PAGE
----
The first task I face as a Tactical Activity Planner is the construction of a skeleton plan for the rover that outlines the basic things we know the rover has to do that day. Generally, this includes communications with Earth and a few other engineering-related activities. Finishing the skeleton plan generally rounds out the first hour of my shift.
January 12, 2004
Mars Time all the Time
Monday, January 12: Spirit Sol 10
I'm tired today. It seems like everyone is. You've probably heard something by now about the fact that we're all working "Mars time" here. Just in case you haven't, the reason that I'm tired is that a Mars day is about 40 minutes longer than an Earth day. In order to make sure that the rover stays busy every day, we work while it sleeps through the Martian night. Unfortunately, this means that I have to stay at work about 40 minutes later each day, all the way around the clock.
What you might not have heard is that as soon as you start living on Mars time, Earth time stops making any sense. For example, all of our daily meetings during operations are scheduled in Mars time. This means that the meeting time on Earth is changing every day. For instance, an important science meeting happens every day at 18:00 Mars time, but today that meant 5:22 AM and tomorrow that means 6:02 AM. Next Thursday it's at 11:58AM. It's so hard to keep track of our meetings that we have a special piece of software developed by Ames Research Center that displays our schedule in both time systems. I'd be completely lost without it.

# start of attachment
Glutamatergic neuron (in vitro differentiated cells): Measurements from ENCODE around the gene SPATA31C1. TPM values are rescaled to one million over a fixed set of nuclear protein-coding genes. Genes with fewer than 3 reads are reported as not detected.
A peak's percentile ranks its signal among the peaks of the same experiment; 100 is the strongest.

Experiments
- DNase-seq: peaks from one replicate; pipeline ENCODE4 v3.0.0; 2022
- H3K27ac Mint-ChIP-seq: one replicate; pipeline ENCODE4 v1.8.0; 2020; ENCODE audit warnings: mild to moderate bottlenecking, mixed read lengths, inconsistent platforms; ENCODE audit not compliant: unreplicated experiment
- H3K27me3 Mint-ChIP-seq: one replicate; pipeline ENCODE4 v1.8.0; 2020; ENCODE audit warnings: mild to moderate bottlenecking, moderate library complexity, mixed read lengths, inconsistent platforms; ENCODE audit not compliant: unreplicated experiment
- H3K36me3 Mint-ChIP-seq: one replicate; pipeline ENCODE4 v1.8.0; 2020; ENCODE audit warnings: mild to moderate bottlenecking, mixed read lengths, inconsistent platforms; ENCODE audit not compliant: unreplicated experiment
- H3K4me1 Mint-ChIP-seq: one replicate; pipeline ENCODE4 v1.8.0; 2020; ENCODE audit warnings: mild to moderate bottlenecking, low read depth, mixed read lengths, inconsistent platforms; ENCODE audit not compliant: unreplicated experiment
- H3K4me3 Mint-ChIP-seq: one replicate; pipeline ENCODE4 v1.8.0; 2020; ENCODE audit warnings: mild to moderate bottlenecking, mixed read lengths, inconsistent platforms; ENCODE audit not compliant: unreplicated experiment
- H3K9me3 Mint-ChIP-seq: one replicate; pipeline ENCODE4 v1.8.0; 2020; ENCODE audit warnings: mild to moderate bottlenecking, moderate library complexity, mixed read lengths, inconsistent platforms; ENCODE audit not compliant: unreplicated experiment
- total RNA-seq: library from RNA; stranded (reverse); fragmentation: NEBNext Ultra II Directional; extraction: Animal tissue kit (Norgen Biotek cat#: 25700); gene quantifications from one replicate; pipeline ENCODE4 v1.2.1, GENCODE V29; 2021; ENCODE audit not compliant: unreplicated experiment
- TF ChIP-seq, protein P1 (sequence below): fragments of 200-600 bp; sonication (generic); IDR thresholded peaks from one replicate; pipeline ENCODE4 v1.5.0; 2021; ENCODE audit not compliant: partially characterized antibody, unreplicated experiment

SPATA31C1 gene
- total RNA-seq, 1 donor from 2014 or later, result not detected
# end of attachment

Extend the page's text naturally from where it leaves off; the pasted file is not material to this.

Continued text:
It gets worse. Yesterday, I asked my colleague "Are you going to attend the science planning meeting tomorrow morning'" Confused, he asked "Well, I'm going to attend the science planning meeting tonight. Is there one tomorrow morning too'" After further discussion we discovered that we were talking about the same meeting, but he was planning on staying awake until that meeting while I was planning to go to bed and wake up for that meeting. The meeting was in my "morning" but in his "evening", even though we're not working terribly different shifts! After that meeting, I ran into a few colleagues in the hall and asked where they were headed. One person considered it "nighttime" and was heading home to go to bed. Two considered it "morning". I considered it "lunchtime". So, there are really three time systems here: Earth time, Mars time, and one more that depends on which of your waking hours you actually choose to work.
You're probably beginning to see why a lot of people on this project have purchased special watches that run on Mars time. It's the only thing that makes any sense.
Well, I'd better go home and eat some dinner. Did I mention that it's 2 o'clock in the afternoon'
January 8, 2004
Life after Spirit landed. . .
Thursday, January 8: Spirit Sol 6
During my wedding ceremony five years ago, my mother-in-law Bonnie read a short piece of prose about "marking time". The message was that the truly major events in life sharply divide our memories into "before" and "after" that event. For me, there is before and after my daughter Vivian was born, before and after I married Kamala, before and after I graduated from college, and a few others. This mission doesn't come close to being as important to me as my family, but its success has added a new "before" and "after" to my life.